So I will be introducing this week five new series of ongoing posts. They are all going to be relatively short (<500 words) and will be quick bites to eat around 3 or 4 PM CST after the main course at 11 CST. Here is a brief description of all of them:
Map Monday: Essentially I am splitting off the Map Gallery segment from Weekly Update and turning into its own post. I probably will only focus on one map, but I might give some honorable mentions to maps I saw during the week before.
Amazing Stories Tuesday: Doesn't exactly fit the name scheme, as you will see, but I got a lot of hits when I promoted my last Amazing Stories article with its own post on The Update. So you will see a brief description of my work there so you can decide whether you want to check it out. I also am more willing to talk about SF in general over there than I am here.
What If Wednesday: Back on the name scheme! In these posts I will ask a common "what if" question and give my opinion about what I feel are the likely consequences. Then I will sit back and most likely watch people tear it apart. Yay!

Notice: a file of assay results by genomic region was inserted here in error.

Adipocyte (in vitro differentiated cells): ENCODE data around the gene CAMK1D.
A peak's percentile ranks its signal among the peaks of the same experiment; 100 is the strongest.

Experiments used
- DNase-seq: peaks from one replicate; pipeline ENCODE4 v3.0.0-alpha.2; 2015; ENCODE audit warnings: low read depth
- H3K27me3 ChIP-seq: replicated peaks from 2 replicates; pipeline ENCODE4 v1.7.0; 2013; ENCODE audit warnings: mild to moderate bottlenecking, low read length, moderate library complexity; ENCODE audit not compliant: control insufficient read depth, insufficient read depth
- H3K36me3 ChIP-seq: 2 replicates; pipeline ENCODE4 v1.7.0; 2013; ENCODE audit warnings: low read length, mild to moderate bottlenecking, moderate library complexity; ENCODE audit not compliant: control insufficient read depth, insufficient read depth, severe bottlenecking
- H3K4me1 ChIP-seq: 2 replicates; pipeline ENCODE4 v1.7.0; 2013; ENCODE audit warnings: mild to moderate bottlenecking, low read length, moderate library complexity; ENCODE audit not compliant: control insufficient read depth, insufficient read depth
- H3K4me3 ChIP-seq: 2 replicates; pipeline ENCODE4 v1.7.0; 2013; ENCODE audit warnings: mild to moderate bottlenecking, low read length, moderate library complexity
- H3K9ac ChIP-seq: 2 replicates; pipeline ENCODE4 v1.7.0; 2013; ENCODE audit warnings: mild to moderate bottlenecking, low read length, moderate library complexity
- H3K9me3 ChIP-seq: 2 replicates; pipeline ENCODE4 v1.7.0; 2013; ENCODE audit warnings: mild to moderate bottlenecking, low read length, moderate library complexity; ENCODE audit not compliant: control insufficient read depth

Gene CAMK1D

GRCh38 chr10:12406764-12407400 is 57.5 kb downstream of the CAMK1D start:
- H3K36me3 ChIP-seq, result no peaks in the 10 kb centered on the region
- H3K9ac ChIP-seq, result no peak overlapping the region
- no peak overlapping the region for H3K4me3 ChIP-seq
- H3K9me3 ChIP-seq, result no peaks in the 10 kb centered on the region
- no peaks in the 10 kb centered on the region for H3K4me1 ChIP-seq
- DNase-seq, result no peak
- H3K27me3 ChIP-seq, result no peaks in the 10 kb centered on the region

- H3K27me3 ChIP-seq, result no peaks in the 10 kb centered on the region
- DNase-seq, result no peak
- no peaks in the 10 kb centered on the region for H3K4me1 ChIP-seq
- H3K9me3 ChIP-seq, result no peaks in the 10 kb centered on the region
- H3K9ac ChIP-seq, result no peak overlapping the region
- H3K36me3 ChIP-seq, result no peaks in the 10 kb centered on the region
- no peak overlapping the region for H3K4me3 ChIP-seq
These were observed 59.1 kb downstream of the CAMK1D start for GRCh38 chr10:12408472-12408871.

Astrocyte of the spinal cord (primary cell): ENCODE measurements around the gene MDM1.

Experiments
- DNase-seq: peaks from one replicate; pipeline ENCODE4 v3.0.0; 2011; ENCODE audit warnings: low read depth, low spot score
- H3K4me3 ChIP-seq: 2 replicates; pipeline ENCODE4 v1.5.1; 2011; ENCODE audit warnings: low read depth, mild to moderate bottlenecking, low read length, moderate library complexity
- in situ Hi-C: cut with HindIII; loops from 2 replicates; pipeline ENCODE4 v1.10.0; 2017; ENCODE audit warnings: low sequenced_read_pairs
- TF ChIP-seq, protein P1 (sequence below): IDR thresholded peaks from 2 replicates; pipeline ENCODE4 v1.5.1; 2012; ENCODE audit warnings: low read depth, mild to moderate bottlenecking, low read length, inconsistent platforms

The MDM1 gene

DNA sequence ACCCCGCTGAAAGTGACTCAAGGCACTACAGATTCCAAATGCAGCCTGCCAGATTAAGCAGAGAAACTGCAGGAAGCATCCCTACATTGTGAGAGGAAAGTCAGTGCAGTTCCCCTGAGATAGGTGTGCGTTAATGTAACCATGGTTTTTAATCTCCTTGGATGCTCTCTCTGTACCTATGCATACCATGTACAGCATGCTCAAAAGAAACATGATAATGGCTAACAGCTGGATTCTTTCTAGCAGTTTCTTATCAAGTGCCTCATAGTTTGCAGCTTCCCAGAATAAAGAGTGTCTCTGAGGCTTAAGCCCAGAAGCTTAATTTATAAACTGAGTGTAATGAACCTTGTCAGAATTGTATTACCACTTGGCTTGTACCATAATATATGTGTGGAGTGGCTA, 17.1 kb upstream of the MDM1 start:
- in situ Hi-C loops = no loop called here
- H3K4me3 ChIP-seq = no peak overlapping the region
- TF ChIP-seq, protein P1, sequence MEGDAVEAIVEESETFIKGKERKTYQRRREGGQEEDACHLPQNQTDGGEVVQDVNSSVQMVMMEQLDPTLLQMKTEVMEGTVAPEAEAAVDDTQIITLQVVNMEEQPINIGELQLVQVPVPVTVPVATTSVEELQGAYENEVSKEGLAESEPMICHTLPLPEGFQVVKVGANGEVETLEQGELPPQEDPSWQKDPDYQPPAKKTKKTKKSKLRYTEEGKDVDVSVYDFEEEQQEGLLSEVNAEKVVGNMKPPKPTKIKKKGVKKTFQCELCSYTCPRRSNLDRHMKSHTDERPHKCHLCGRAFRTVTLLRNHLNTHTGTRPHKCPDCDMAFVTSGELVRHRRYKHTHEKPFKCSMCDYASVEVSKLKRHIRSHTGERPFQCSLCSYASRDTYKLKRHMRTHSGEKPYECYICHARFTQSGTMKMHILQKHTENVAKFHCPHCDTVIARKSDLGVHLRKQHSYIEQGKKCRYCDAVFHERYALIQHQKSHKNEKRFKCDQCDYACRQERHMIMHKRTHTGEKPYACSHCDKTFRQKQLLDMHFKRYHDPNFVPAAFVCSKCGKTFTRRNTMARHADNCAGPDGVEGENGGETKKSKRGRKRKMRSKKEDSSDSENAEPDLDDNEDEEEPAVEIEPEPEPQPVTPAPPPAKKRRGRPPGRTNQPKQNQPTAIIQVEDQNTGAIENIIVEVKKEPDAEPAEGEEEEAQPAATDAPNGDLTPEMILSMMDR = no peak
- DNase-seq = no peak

Timeline Thursday: These will sort of be mini-Showcases where I recommend a timeline I or someone else likes and give a brief description. Not a review per se, just a "hey you might like this and here is why".
Flag Friday: Much like Map Monday, I take an alternate flag I saw last week and discuss why I liked it. Pretty simple and good way to end the week.
Now this means will be posting twice as often as I usually do. I haven't done something like that since The Update's one year anniversary in 2012. Wish me luck!
And now the news...
Out Now: The Time Traveler's Almanac edited by Ann VanderMeer and Jeff VanderMeer
Last week The Time Traveler's Almanac edited by Ann VanderMeer and Jeff VanderMeer was released. Here is a brief synopsis in case you missed it:
The Time Traveler's Almanac is the largest and most definitive collection of time travel stories ever assembled. Gathered into one volume by intrepid chrononauts and world-renowned anthologists Ann and Jeff VanderMeer, this book compiles more than a century's worth of literary travels into the past and the future that will serve to reacquaint readers with beloved classics of the time travel genre and introduce them to thrilling contemporary innovations.
This marvelous volume includes nearly seventy journeys through time from authors such as Douglas Adams, Isaac Asimov, Ray Bradbury, William Gibson, Ursula K. Le Guin, George R. R. Martin, Michael Moorcock, H. G. Wells, and Connie Willis, as well as helpful non-fiction articles original to this volume (such as Charles Yu's "Top Ten Tips For Time Travelers").